Some people need to be gently roused from sleep by soft, bright music like subtle rays of sonic sunshine. Others need an air raid siren without a snooze button. Experiment to find a system that gets you up best so you can be awake on time and in a good mood.

3. Hydrate!


Hydrogen hydroxide is the best substance to wake up your mind and body. The caffeine in coffee will have a stimulant effect on your brain, but coffee dehydrates the body and can make a morning even more difficult. Whether you drink coffee or not, water is essential to life, especially life before morning circle!

4. Get loose!


Cats stretch every day because cats know things. We could learn a lot from cats. Stretching is a great way to wake up more fully. You can up the ante by doing some calisthenics, or go varsity by making it to the gym before service (your team will be impressed).

5. Get Centered.


Mental and spiritual health are important aspects of self-care. Take a few minutes each morning to pray or meditate. Pausing to breathe and know where and how you exist can make a big difference in your disposition, giving you a foundation for confidence.

6. Eat Breakfast.


Cars and buses don’t run without fuel. Bodies and minds don’t either. Nobody’s got the time or metabolism for eggs benedict every day, but breakfast should be a priority. Find something quick and delicious, make a healthy smoothie to go, or refer back to point 1.

7. Get the sleep you need.


Bedtimes aren’t just for kids. Setting a hard deadline to be in bed can be part of a healthy adult rhythm. Take a minute to think about how much rest you need and make that rest a priority. This might involve some sacrifice, but being well-rested will help keep you healthy, productive and positive.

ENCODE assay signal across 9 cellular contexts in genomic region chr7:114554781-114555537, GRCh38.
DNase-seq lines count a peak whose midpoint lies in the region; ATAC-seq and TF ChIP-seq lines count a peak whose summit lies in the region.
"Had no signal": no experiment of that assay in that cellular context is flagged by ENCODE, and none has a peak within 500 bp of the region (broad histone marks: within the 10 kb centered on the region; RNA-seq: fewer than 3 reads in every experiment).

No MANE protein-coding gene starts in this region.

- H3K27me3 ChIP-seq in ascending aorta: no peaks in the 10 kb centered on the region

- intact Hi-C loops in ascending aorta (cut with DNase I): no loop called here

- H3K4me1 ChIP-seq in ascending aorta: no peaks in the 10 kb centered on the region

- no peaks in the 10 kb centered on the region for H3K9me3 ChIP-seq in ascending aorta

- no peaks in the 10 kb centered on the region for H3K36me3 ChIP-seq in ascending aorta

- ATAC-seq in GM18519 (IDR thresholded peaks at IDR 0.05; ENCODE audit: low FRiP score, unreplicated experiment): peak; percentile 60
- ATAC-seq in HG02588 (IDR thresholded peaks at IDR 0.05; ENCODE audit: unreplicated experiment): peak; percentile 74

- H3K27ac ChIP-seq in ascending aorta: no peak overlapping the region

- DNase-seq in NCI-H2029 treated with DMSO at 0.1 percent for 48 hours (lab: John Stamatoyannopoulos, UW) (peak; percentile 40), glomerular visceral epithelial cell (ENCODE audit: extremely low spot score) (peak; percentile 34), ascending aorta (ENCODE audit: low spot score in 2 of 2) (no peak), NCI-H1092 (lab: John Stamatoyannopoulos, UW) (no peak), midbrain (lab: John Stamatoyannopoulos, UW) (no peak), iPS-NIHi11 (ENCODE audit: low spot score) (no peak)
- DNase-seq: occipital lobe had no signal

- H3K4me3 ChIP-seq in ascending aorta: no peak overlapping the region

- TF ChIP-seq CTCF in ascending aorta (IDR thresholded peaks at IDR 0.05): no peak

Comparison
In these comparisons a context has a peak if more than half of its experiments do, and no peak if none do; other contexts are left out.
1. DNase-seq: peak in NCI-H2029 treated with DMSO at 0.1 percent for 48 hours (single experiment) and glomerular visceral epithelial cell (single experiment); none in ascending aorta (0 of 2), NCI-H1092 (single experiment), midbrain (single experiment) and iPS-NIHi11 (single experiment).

— Ben Jenkins, first year corps member at Mifflin Middle School

Survival Kit

Hey Corps Members! How you feelin’?

At this point, those of you reading this probably half-heartedly mumbled “fired up” while you rubbed your hands together for warmth.

It’s February. It’s cold. You’re tired. Maybe you just got interim grades that were not particularly inspiring. 6:45 seems earlier and earlier in the morning each time the alarm goes off. I get it. Believe me, I do!

But as a second year corps member, I am here to tell you, promise you, that it is going to get better. You may be suffering from a seasonal disorder known as the City Year Flu (Which is occasionally accompanied by an actual flu. Feel better, guys.), but all is not lost! Here are the eight things you need to survive the winter doldrums.

1. Marbles
photo by Sahlan Hayes

Some people are going to accuse you of having lost them. Prove them wrong no matter what by keeping them on you at all times!

2. Vitamin D
photo by Changing for Health

On a serious note, we really don’t see the sun that much. It hasn’t woken up yet when we head to service, and then we kind of wave at it on the drive home. It’s important to remember that being in the dark really does affect your mood, and take steps to stay healthy.
3. Stickers
photo by Amy Dell

These are a reminder to stick to your goals. They’re also fun. Seriously, put an Angry Birds sticker on your Check-In/Check-Out tracker when a student met the weekly goal and they’ll go nuts.

4. Tea
product from FoodBeast

I am not a coffee drinker, but I am a huge advocate for tea. It tastes great, comes in all different flavors and is great for sore throats and your mood!

5. An Eraser
photo by Kalin Plante
To wipe away your mistakes.

6. White out
Because let’s be honest, sometimes you make the above mistakes in pen and an eraser won’t cut it.
7. Something to look forward to.
photo by Kid President
Expecting a gift or being excited for something has a positive effect on your mood. Don’t have your boots yet? They’re coming! It’ll be like a present!

8. Tissues
photo by Peaceful Parent
Keep these on hand to wipe away your students’ tears.

Or yours.

… Mostly yours.
-Mirria Martin, second year corps member at Mifflin HIgh School